However, the RHBs’ potential to move beyond the localism of the older system was diluted when the then minister for health, Erskine Childers , conceded to political pressure and appointed local elected representatives to just over half the membership. Furthermore, the RHBs were funded by central government and not local taxation, as highlighted in Ruth Barrington’s Health, Medicine & Politics in Ireland, 1900-70 , and the limited local financial contribution meant that communities had an incentive to fight for the development of their hospital to the standard envisaged for a few by Fitzgerald.

Many of the obstacles and challenges of overcoming localism and incorporating independent voluntary hospitals fully into regionalised structures remain

Voluntary hospitals maintained much independence from the RHBs. This was especially evident in Dublin where the powerful voluntary hospitals were directly funded by the Department and not the Eastern Health Board (EHB). The 1990 Department of Health’s Dublin Hospital Initiative Group Report highlighted that there was no direct contact between the EHB and voluntary acute hospitals in operational planning.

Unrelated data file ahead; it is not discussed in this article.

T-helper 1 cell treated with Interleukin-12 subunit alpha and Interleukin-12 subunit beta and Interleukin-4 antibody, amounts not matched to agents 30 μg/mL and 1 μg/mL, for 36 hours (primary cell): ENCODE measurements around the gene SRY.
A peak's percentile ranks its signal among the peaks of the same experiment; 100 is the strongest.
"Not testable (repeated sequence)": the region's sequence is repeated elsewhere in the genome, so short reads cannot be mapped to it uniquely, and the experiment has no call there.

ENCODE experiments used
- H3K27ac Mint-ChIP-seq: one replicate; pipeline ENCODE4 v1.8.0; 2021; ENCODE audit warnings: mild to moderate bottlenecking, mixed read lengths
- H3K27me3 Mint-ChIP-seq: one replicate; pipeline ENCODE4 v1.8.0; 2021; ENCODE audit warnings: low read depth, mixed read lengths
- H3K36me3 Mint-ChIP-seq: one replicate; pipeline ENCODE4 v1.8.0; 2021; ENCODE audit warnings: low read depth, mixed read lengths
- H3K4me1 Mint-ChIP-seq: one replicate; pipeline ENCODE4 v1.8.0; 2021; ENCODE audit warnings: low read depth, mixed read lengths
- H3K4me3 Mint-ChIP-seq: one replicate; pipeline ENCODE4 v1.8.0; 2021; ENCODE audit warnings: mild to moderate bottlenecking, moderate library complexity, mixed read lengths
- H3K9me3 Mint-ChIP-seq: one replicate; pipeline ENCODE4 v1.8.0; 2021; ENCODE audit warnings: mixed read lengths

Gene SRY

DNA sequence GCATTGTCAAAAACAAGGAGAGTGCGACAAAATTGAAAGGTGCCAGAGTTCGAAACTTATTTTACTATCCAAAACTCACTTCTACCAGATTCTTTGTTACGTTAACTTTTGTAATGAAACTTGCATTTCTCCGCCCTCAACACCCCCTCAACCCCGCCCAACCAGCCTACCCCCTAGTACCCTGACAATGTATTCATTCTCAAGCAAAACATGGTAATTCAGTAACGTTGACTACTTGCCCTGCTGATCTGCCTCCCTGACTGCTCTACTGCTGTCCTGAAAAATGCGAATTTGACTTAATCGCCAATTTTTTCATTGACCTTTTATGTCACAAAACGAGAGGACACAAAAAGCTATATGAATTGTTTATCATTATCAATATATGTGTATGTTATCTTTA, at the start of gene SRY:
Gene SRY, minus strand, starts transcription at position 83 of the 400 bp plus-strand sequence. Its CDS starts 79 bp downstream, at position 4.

While this was partly addressed with the establishment of three new Area Health Boards under the Eastern Regional Health Board in 2000, opinion was moving away from the regional health board model with increased emphasis on developing national structures. In 2003, three government commissioned reports ( Hanly , Prospectus and Brennan ) were published which all criticised the regional boards and promoted a more centralised system ultimately leading to the creation of a single national body, namely the HSE, in 2005.

From RTÉ Radio 1's Today With Sean O'Rourke, interview with Paul Reid, new director-general of the HSE

The new national structure was far from the panacea for the health services’ problems. The establishment of Hospital Groups and Community Healthcare Organisations in the mid-2010s echoed earlier regional structures with reforms being motivated by a desire for more integration.